The city of Samarkand is well known for it's bejewelled spectacle Registan, and Shah-i-Zinda creeping up the side of a cemetery hill with royal tombs scattered helter skelter. It is a welcome change from the wide, soulless streets of Tashkent, and also offers a lighter mood than the slightly unfriendly Bukhara.
Of all the hotels I had to walk into, I chose the one. My owner was bored to death since all his guests had cancelled, and I was the sole warrior of western intentions. He was violently pleased when I told him I mostly travel for food, and set about explaining to me a few places I should visit, and ended up driving me to two of his favourites during my time there.
His advice and taste in food was exemplary, and I got to really explore a couple of places that tourists rarely venture, especially in these Corona times. Samarkand definitely had the best food I tasted in my two weeks in Uzbekistan, that along with a little bit of luck seeing some of the sights, despite shutdown, left me with a great impression of this historic city.
If you're looking for the best food in Samarkand, look no further:
Where to eat
ikrom shashlik ($$)
Chiseled out of pure marble, with the air of a bonafide Bond villain, the shashlik sadhu stands by the hot coals, as he has done for 21 years. A vegetarians weeping nightmare, a vegan's purgatory, this place is a palace to meat. A veritable temple of top round, church of chuck, cathedral of kebabs. Everything I ate here was spectacularly seasoned and cooked like only a true expert could. If you come to Samarkand and miss this place, there will be hell to pay.
Of course, Mark Wien's paid a visit to Ikrom too:
restaurant samarkand ($$)
With it's wildy imaginative name, this place is worth tracking down if you want to burn the credit cards a touch, and dine in sheer opulence. The gigantic restaurant features a cosy outdoor dining area, hallways ripped from a Tsars palace, and an indoor disco complete with dancefloor and obscenely loud music banging out while punters grab pieces of meat like they're going out of fashion.
friends plov centre ($)
Plov, Plov, Plov..... I wasn't overly excited when my hotel boss told me he was taking me to the best place in town, his treat. I scrambled into the car and started breathing exercises to calm the mind and prepare myself for yet another rather tasteless meal of fatty animal and rice kernels.
To my utter delight, this ended up being the best plov I tried in all of Uzbekistan, so the man knew his chops. A standalone restaurant in a boring neighborhood with nothing else around, yet throngs of devotees had found this sacrament of rice-adultery and fastened their claws into plates the size of baking trays.
The best plov in Samarkand? You betcha. Being almost impossible to find I had to screenshot the map to give you any hope of tracking it down:
A corridor of curiosities, rooms holding secrets, banquets unsupervised by roaming eyes, Platan is a bit of a warren. I managed to get completely lost until an insightful waiter pointed me to the main area and I ordered a take-away dinner. The food was satisfyingly delicious and the price was agreeable for being such a posh spot.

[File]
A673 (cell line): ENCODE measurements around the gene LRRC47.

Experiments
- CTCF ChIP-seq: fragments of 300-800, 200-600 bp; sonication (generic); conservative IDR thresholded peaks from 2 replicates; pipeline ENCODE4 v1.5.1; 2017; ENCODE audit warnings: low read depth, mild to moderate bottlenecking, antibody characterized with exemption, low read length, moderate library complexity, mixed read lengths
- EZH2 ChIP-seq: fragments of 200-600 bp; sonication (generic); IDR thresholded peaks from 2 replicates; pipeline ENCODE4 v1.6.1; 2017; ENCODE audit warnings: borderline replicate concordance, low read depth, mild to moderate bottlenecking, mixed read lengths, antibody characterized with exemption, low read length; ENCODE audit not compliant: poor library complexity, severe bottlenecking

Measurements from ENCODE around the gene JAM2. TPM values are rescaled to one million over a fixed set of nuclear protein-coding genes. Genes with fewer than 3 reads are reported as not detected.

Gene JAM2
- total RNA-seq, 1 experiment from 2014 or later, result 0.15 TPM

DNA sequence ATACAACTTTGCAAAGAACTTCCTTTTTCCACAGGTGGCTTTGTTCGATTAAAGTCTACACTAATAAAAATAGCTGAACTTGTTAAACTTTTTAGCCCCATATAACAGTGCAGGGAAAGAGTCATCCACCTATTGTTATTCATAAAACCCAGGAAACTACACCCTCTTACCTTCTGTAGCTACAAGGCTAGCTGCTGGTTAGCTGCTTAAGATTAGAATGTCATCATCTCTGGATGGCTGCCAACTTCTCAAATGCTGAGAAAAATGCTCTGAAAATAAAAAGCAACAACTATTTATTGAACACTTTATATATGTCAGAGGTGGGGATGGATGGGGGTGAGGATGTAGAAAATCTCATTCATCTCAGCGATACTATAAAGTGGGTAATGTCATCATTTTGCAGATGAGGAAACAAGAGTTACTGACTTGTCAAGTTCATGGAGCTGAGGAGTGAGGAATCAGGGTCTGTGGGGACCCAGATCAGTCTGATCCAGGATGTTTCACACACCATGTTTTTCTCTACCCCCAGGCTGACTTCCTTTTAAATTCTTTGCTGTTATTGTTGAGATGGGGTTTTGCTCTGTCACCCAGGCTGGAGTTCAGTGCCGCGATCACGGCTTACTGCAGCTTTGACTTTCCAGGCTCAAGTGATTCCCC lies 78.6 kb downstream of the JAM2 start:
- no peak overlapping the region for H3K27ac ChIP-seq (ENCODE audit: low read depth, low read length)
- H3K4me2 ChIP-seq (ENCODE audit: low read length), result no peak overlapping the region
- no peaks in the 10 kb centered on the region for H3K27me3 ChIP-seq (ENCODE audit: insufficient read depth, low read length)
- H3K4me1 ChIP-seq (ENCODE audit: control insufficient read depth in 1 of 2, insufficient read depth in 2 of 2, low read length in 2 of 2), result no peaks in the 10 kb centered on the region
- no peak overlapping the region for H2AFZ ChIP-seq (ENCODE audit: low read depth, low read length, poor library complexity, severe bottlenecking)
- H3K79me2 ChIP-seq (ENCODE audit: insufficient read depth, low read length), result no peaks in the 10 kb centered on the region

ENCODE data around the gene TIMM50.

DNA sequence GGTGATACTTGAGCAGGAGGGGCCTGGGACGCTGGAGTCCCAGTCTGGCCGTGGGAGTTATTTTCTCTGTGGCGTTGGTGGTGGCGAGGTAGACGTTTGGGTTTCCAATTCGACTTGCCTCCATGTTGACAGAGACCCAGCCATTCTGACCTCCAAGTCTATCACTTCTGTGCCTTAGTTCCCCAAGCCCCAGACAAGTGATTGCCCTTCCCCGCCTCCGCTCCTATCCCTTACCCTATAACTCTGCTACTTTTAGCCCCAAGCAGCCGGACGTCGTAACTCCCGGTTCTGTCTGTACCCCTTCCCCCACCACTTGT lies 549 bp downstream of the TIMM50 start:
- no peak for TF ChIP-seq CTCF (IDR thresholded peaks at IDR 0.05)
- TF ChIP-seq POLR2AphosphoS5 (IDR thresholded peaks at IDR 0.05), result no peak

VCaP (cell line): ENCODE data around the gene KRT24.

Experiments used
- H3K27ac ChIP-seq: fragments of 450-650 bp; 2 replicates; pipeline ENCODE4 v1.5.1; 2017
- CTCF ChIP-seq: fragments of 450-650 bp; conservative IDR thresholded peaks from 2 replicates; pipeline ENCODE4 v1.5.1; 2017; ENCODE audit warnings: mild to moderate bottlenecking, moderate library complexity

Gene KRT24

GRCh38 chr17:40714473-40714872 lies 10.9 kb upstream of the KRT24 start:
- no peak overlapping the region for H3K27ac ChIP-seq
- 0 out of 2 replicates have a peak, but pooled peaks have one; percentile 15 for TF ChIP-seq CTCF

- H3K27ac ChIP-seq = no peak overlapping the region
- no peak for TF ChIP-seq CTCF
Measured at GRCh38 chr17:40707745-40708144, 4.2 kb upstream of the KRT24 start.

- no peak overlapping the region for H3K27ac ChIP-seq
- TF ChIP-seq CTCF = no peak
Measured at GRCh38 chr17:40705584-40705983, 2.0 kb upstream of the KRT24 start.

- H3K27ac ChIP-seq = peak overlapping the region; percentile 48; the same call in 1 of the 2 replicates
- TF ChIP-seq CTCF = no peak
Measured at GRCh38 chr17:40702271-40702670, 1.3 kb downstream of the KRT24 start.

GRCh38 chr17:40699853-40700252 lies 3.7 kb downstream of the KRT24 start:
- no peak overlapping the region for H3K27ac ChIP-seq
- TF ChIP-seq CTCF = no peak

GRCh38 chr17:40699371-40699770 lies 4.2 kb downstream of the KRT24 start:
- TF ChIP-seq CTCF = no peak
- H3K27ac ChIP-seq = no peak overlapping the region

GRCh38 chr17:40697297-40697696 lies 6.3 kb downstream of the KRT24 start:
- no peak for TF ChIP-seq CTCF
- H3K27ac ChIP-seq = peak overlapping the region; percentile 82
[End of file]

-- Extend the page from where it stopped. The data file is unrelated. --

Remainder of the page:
Never shy of fawning over a golden, crispy, hot Somsa.. again my hotel boss came to the rescue and chauffered me here for a slap-up lunch. Locals were all wondering what the hell a heathen was doing in their flaky abode, but I hid in the corner and stuffed my face mercilessly with paper thin wraps of delicately spiced meaty penance. Track this place down or may the Gods deal with you suitably.
cafe inn ($)
Run and owned by a cheery bugger who lived in London for many years, this place has decent coffee and since his past lives include having been a chef, he is up for recommending some spots nearby for a decent nosh.
Places of interest
Simply put: One of the most magical squares on planet earth. To walk around here alone under the crawling dusk was utterly amazing.
Just a skip and a jump away from Registan, is this impressive mausoleum of Amir Temur.
samarkand railway station
Even if you are not planning on taking a train, buy a ticket to somewhere cheap and bask away in this insanely beautiful station. Grab a coffee and allow your camera to whimper enigmatically.
Between Siab Market and Registan is this impressive mosque. My advice is to sit where I was when I took this photo at the Art Cafe and have a tea while gazing at splendour.
A veritable scrum of vegetable-spices-bread orgies, this local haunt is well worth tracking down for a glimpse into a relatively normal day for most Samarkandians.
Curved like a slender serpent between the arching backs of a colossal cemetery, this parade of glorious tombs and houses is a delight to behold. If you are feeling cheap and don't want to splurge on entrance fee, then enter the cemetery to the right and climb the hill for amazing views on the whole complex along the Eastern wall.
For me Samarkand was not only home to some of the best food I ate in Uzbekistan, but the people were really friendly and hospitable.
Would recommend some days spent here for sure, don't just rush through....
All these recommendations are just personal opinions based on my palate, things change, chefs get fired or replaced, places open-close, relocate, so take it all with a pinch of MSG and discover your own gems too. But please do try a few of these, they have been researched exhaustively